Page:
Basketball star shares her battles with mental illness


Chimique Holdsclaw shares her personal struggles with SU students as part of the SU Women’s Center’s celebration of Women’s History Month. Holdsclaw encouraged the audience to reach out and tell someone if they are struggling.

Chamique Holdsclaw shared her struggles with mental illness in hopes to educate others about how they can get help during a lecture on March 7 in the Ceddia Union Building MultiPurpose Room.

When Holdsclaw was 11 years old, she experienced trauma from her parents’ separation, and both of her parents were alcoholics. Because she could not control what was happening in her personal life, she turned to something that she could control — basketball. It was something that she needed, and she put all of her energy into it.

“It became like my drug. It became my coping mechanism, and I was able to take out all of those frustrations and anger,” Holdsclaw said.

She said because she was so good at playing, everyone catered to her and did not let her express herself. 

Instead, she turned to writing articles to express her emotions.

Holdsclaw went to the University of Tennessee, which was very different from her hometown in New York. 

In college, she began to feel down and struggled with many emotional battles. Being a student athlete was hard, she said.

“They don’t tell you that it’s gonna be some of the hardest work that you put in. You’re not just going there to play a sport,” Holdsclaw said.

After winning the championship her freshman and sophomore years, she still did not feel happy and decided to tell her coach. She talked to the sports psychiatrist, but she did not want her team to know about it. Instead, she decided to see a therapist off campus, but she stopped going because she did not want to talk about her parents.

Holdsclaw’s father was diagnosed with schizophrenia, so she decided to do some research about it. She was embarrassed and ashamed because she could relate to some of the symptoms.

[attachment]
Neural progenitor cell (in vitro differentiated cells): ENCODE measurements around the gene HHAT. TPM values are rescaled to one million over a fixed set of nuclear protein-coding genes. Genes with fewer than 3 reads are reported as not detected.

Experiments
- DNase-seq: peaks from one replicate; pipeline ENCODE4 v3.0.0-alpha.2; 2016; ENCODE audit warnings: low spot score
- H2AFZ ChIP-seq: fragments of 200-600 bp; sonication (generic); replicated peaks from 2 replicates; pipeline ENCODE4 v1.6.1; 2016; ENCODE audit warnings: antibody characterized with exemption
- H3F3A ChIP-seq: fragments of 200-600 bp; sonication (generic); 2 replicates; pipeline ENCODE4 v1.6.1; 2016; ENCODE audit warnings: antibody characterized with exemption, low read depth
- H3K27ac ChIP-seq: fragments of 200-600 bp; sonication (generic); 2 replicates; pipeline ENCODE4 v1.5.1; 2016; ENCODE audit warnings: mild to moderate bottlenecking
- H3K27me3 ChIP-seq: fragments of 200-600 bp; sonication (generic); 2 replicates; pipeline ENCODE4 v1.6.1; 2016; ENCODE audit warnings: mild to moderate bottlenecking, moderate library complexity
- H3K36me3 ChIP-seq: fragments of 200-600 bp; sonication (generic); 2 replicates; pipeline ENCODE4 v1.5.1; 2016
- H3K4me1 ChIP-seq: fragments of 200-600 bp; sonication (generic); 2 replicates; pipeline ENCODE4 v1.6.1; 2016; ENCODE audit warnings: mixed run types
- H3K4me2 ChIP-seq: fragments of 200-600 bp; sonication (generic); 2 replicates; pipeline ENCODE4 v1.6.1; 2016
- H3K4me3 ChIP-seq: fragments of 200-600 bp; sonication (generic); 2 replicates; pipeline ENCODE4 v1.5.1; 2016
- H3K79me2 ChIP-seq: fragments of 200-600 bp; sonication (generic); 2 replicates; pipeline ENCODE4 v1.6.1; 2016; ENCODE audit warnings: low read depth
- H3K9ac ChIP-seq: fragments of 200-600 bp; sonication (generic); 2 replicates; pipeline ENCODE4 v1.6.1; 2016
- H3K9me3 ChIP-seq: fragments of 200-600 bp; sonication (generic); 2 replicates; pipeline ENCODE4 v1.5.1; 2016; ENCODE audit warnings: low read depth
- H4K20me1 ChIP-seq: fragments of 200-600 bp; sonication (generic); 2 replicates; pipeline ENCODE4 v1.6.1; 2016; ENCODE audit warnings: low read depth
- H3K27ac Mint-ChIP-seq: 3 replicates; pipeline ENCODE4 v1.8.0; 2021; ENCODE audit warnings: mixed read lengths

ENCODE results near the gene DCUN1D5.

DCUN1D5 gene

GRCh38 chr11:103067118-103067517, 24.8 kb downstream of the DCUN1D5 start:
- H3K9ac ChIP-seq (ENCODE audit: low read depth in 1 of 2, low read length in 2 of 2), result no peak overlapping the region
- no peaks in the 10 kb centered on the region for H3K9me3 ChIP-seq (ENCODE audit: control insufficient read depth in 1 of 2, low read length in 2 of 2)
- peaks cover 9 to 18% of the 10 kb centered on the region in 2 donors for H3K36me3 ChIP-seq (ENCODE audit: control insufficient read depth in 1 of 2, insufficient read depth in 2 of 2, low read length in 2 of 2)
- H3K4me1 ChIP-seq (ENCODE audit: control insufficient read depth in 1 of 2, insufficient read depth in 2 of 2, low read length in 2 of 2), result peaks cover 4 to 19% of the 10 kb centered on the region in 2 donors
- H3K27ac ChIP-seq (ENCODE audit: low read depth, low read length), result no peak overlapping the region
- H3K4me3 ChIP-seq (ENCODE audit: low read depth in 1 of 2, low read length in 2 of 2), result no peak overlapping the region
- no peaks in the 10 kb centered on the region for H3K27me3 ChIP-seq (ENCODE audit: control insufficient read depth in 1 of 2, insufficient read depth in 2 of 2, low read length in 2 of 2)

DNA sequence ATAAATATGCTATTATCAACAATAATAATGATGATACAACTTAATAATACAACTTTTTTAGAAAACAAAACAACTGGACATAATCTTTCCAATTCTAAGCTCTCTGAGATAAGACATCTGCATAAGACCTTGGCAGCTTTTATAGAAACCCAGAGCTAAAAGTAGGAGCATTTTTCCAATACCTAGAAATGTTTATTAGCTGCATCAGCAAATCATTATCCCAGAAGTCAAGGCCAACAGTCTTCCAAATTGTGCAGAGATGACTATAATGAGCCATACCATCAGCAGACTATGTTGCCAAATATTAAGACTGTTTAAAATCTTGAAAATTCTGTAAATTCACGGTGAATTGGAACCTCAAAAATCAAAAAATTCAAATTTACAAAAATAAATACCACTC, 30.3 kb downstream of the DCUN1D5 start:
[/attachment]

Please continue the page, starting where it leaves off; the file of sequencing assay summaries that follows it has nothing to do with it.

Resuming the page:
She was drafted to play in Washington, D.C., but still felt empty and alone, and she learned how to mask her feelings. She felt detached. 

In 2002, her grandmother died, and Holdsclaw disappeared for three days. However, basketball is a business, and she needed to be healthy, but she also needed to be on the court. She went back to therapy and was diagnosed as suicidal.

After dropping everything and traveling to Spain to play basketball, she moved to Los Angeles, California. She was put on the right medication, and everything felt OK again. Holdsclaw stopped taking her medication because she felt fine. Soon afterword she began taking her medication again and drinking alcohol. Holdsclaw overdosed and had to be taken to the hospital.

“It was like I had that ‘ah-ha’ moment with God. I said ‘God, you got me through this,’ I said. ‘I have to make a change,’” Holdsclaw said.

She began to have manic episodes and could not sleep. The mania caused her to become irrational, and she had five felony counts against her. She turned herself in, and was put in the mental health ward. She was only allowed outside of her cell one hour a day. When her mother talked to her, she realized Holdsclaw had mental health issues.

After getting out of jail, she returned to Knoxville, Tennessee. She said she is still here because of other people, and people want to talk to her about her story. Holdsclaw encouraged the audience to talk to others about what they are feeling.

“It’s my responsibility to help this conversation and get it started. I hope this is something that’s like a wave and it ripples through,” Holdsclaw said.

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